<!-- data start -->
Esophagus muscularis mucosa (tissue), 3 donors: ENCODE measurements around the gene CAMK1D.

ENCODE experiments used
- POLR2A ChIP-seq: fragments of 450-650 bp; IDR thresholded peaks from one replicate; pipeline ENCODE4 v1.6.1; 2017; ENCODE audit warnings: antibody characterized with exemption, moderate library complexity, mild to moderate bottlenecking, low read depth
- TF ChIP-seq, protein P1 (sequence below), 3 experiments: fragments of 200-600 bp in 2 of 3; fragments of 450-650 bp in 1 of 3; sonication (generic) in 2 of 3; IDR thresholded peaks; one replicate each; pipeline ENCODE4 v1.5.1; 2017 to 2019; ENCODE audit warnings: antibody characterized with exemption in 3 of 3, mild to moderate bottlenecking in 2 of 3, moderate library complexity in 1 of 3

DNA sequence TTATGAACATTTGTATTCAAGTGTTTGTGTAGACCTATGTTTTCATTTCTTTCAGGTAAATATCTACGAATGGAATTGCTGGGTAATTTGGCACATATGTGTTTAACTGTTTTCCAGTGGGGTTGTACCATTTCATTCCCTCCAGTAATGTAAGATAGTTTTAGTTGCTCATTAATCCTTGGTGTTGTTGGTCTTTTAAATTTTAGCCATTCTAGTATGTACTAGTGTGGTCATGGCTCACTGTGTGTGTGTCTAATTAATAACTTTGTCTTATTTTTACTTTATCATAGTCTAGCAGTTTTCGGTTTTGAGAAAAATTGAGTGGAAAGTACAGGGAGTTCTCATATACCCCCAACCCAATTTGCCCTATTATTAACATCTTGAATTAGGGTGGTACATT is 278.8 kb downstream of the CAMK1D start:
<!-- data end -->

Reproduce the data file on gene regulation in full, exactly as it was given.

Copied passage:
Esophagus muscularis mucosa (tissue), 3 donors: ENCODE measurements around the gene CAMK1D.

ENCODE experiments used
- POLR2A ChIP-seq: fragments of 450-650 bp; IDR thresholded peaks from one replicate; pipeline ENCODE4 v1.6.1; 2017; ENCODE audit warnings: antibody characterized with exemption, moderate library complexity, mild to moderate bottlenecking, low read depth
- TF ChIP-seq, protein P1 (sequence below), 3 experiments: fragments of 200-600 bp in 2 of 3; fragments of 450-650 bp in 1 of 3; sonication (generic) in 2 of 3; IDR thresholded peaks; one replicate each; pipeline ENCODE4 v1.5.1; 2017 to 2019; ENCODE audit warnings: antibody characterized with exemption in 3 of 3, mild to moderate bottlenecking in 2 of 3, moderate library complexity in 1 of 3

DNA sequence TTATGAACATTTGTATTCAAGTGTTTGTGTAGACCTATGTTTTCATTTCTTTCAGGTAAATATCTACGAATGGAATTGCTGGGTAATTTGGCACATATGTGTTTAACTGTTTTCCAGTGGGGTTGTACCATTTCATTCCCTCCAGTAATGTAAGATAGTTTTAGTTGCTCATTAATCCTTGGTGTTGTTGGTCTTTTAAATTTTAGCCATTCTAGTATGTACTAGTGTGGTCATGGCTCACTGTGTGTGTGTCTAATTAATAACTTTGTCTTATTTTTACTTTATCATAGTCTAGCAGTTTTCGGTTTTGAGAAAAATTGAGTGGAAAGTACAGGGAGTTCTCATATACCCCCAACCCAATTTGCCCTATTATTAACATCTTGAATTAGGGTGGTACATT is 278.8 kb downstream of the CAMK1D start: